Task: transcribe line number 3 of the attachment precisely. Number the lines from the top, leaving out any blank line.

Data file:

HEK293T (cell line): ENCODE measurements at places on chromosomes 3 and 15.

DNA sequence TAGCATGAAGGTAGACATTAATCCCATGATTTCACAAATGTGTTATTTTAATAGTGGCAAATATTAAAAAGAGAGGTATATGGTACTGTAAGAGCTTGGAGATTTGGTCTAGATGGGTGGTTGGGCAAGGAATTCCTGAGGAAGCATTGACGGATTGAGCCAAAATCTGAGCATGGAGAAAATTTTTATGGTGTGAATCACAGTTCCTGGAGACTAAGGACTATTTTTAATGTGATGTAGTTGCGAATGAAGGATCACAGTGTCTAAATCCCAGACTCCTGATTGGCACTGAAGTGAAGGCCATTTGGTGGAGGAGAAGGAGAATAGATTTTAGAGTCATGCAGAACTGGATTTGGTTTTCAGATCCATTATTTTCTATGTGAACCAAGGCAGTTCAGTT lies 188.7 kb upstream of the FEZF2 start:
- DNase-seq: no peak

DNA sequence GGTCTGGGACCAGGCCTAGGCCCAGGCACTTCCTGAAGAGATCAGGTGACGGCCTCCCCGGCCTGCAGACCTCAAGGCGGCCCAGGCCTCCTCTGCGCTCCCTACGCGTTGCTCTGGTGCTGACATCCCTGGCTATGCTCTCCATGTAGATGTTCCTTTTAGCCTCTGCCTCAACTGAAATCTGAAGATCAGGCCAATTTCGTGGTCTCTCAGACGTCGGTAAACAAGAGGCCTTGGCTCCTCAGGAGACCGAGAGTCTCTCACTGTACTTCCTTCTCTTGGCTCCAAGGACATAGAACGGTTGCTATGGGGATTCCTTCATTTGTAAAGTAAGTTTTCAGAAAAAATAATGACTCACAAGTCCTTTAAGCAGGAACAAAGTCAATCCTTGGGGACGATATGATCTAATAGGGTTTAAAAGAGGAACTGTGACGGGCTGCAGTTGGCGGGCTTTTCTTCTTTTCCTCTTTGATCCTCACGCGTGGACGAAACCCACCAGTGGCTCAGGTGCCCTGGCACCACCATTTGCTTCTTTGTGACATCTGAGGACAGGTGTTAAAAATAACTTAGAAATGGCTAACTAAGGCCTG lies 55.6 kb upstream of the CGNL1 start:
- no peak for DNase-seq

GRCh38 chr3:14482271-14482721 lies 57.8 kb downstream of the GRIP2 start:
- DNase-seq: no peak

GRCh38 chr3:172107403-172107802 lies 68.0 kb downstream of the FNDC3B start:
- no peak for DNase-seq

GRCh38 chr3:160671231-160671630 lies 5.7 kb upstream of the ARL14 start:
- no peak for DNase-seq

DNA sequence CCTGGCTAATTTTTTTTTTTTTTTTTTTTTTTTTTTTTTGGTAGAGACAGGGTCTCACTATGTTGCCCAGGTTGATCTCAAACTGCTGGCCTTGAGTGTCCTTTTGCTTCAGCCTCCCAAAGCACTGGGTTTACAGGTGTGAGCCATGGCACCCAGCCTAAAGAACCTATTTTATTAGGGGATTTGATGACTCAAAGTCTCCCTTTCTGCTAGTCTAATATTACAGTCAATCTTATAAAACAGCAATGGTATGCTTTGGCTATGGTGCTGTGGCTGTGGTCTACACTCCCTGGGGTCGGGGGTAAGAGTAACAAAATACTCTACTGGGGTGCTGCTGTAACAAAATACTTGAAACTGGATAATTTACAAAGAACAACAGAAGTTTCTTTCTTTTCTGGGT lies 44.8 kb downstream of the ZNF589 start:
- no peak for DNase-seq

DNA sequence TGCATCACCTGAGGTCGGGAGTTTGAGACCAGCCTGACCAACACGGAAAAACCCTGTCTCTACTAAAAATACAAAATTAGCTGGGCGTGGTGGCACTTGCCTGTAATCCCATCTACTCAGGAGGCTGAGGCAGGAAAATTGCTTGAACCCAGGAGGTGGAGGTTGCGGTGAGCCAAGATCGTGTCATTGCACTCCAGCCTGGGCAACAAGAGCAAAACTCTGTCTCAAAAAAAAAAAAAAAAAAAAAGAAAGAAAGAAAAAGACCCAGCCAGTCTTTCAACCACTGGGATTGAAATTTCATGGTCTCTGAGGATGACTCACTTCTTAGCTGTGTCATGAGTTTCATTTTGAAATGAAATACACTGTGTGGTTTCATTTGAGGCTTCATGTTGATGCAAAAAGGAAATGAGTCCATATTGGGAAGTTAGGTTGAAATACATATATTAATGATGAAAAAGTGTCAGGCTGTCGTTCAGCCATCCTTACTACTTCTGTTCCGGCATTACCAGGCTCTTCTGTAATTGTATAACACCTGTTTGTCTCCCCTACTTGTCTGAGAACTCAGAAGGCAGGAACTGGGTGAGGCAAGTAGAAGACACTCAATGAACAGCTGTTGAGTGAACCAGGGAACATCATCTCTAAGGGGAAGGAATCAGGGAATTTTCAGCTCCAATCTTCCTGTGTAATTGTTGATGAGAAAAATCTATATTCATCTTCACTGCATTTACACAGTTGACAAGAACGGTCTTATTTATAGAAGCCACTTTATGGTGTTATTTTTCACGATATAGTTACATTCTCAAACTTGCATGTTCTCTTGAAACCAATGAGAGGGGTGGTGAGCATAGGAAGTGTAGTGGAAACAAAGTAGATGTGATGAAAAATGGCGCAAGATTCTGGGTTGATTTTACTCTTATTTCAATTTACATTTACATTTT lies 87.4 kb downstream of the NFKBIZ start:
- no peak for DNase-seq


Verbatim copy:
- DNase-seq: no peak